Click image for larger version

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          And I have ground the bottoms. Did them all as a group. They are all exactly the same thickness now.

          Click image for larger version

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          I hadn't planned on doing all this now but once I got into it I figured it was best to just keep going. I don't want to be spending all this time doing this during the summer.
          When summer comes I want to be stripping and painting it. I had to set aside a couple ongoing projects when I got into this, story of my life........ my benches are full of interrupted projects.

          JL................

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          • #6
            Happy new year, it's nice to get on top of a difficult project, congratulations.

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            • #7
              Happy New Year.......

              JL................

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              • #8
                Nice work Joe. All this time I didn't realize your brake was the same as mine. When you're done I'll ship you mine to restore as well, it should go quicker the 2nd time .

                I rescued mine from a hoarders junkpile that was heading to the scrap yard (along with a 36" shear, and a few other goodies), and it was locked up tight when I got it. It's freed now, but must have done some work for the yakuza at some point as it's missing some fingers, and is in pretty rough shape. I've only used it a couple times, but have never been bothered enough to take the restoration any further. Maybe one day I'll get a start on it. It's way down the list though.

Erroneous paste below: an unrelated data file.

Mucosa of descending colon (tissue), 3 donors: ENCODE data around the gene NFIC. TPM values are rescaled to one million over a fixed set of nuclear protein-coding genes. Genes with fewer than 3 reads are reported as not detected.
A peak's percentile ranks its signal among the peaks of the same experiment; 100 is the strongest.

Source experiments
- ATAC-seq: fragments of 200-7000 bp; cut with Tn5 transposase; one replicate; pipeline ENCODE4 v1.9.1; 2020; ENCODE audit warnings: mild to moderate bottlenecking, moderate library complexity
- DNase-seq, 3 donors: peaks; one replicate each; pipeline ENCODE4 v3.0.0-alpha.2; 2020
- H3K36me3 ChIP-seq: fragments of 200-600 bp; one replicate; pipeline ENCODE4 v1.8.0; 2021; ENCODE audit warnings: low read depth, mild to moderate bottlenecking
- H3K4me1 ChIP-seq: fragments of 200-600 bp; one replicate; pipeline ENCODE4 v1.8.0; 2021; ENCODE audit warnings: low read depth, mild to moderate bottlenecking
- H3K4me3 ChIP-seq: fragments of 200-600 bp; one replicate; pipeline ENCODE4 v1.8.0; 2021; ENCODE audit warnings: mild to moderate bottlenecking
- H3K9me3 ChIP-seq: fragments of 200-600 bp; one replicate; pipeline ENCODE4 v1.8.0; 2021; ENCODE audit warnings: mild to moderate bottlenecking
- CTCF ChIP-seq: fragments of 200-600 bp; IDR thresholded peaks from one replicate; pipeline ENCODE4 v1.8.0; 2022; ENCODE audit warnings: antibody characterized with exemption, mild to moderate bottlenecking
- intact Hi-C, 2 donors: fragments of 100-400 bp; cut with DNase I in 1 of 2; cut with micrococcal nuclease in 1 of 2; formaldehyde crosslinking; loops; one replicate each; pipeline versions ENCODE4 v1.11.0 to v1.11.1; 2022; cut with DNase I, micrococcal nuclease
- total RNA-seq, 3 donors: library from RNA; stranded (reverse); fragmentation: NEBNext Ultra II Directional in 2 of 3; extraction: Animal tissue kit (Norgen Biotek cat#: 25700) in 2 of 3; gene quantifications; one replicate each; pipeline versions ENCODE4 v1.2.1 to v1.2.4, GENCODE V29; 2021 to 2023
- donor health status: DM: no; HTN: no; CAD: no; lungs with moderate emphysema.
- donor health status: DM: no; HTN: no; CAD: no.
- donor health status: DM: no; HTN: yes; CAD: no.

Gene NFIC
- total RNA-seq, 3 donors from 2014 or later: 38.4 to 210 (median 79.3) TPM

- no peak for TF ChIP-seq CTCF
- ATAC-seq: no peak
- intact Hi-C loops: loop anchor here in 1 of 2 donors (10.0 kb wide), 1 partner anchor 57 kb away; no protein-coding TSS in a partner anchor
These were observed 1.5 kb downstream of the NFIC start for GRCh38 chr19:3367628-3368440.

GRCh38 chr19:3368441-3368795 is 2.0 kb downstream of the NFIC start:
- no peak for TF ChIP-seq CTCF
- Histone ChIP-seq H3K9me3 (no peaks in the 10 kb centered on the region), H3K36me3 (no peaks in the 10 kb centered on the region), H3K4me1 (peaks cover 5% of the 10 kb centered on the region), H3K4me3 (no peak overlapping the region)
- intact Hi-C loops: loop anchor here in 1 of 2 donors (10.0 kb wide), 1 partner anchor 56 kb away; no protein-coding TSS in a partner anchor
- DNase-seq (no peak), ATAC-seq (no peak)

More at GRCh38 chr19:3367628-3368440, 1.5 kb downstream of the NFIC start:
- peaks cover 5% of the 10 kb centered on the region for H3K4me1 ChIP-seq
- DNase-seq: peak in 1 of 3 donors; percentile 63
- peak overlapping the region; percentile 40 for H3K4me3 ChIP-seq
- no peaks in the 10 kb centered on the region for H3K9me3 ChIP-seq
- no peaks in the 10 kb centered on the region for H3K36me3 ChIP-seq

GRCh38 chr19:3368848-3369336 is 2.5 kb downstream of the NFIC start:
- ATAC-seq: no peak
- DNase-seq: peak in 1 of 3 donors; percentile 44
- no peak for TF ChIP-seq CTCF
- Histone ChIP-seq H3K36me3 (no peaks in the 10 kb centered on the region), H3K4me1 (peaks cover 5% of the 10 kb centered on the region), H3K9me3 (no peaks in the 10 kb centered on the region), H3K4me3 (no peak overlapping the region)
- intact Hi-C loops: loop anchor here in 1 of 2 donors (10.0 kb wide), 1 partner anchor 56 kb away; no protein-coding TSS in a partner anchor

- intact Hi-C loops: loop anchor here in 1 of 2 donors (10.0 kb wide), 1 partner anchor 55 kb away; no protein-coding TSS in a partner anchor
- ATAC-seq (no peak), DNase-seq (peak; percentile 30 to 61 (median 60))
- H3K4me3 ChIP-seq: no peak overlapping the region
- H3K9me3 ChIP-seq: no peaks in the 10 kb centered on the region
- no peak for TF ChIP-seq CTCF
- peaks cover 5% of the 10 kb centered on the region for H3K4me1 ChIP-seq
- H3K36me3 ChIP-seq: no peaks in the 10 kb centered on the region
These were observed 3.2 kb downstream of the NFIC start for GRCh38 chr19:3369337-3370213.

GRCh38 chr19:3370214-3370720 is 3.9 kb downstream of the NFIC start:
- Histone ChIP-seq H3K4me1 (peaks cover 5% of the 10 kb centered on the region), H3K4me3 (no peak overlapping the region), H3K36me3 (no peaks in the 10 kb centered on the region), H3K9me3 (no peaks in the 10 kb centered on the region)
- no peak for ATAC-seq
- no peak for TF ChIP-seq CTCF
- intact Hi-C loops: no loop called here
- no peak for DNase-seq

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                • #9
                  Dan, Show me some pics of it. Di Acro made some changes throughout the years, mostly to the apron I believe.

                  I got lucky when I found this one. It's the first one that I've seen that wasn't all rusted up. Just a lot of small dings from normal use in an environment where the machinery and equipment isn't yours I suppose.

                  JL...............

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                  • #10
                    Dan , I bet you got it cheap..good score..

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                    • #11
                      Originally posted by 754 View Post
                      Dan , I bet you got it cheap..good score..
                      They were free for the taking. I wouldn't really call it a huge score though, as they are pretty much in scrap condition, but I saved them from the furnace and they do a good job of keeping my floor from blowing away. One of those right place right time sort of deals. Apparently this guy had been renting storage in this building for a few years to store some of his hoard, and had stopped paying rent for quite some time and the building owner couldn't get a hold of him (I'd heard later he ended up in a nursing home, and his house was a hoarders episode candidate). Owner was selling the building (old chicken house) and just needed it all gone pronto. My Dad's friend was cleaning it all out and we just happened to stop in for a visit at the right time as he was loading up his truck for another scrap run. There was boxes of tooling, drills, lathe bits etc that I just passed on as they were just too rusty to save . I also missed quite a few more tools that already made the trip to the scrapyard . Belt sanders, wood lathes, etc. Typical school shop stuff. A lot of it had already spent time outside though. At one time it would have been a pretty valuable lot of tools and tooling, but at that point it was all pretty much worthless. I saved what I could and waved by to the rest.